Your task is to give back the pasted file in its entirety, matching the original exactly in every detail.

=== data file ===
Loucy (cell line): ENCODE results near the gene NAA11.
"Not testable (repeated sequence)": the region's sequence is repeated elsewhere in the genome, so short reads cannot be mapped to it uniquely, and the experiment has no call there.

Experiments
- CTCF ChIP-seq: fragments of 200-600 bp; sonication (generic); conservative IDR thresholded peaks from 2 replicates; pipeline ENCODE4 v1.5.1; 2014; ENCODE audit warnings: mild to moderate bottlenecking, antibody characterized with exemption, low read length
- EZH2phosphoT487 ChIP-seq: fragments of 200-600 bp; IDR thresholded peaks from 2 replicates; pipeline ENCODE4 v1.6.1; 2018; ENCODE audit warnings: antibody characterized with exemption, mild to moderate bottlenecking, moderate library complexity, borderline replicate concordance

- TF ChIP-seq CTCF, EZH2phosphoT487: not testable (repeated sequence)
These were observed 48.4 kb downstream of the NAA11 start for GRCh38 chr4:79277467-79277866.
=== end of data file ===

Loucy (cell line): ENCODE results near the gene NAA11.
"Not testable (repeated sequence)": the region's sequence is repeated elsewhere in the genome, so short reads cannot be mapped to it uniquely, and the experiment has no call there.

Experiments
- CTCF ChIP-seq: fragments of 200-600 bp; sonication (generic); conservative IDR thresholded peaks from 2 replicates; pipeline ENCODE4 v1.5.1; 2014; ENCODE audit warnings: mild to moderate bottlenecking, antibody characterized with exemption, low read length
- EZH2phosphoT487 ChIP-seq: fragments of 200-600 bp; IDR thresholded peaks from 2 replicates; pipeline ENCODE4 v1.6.1; 2018; ENCODE audit warnings: antibody characterized with exemption, mild to moderate bottlenecking, moderate library complexity, borderline replicate concordance

- TF ChIP-seq CTCF, EZH2phosphoT487: not testable (repeated sequence)
These were observed 48.4 kb downstream of the NAA11 start for GRCh38 chr4:79277467-79277866.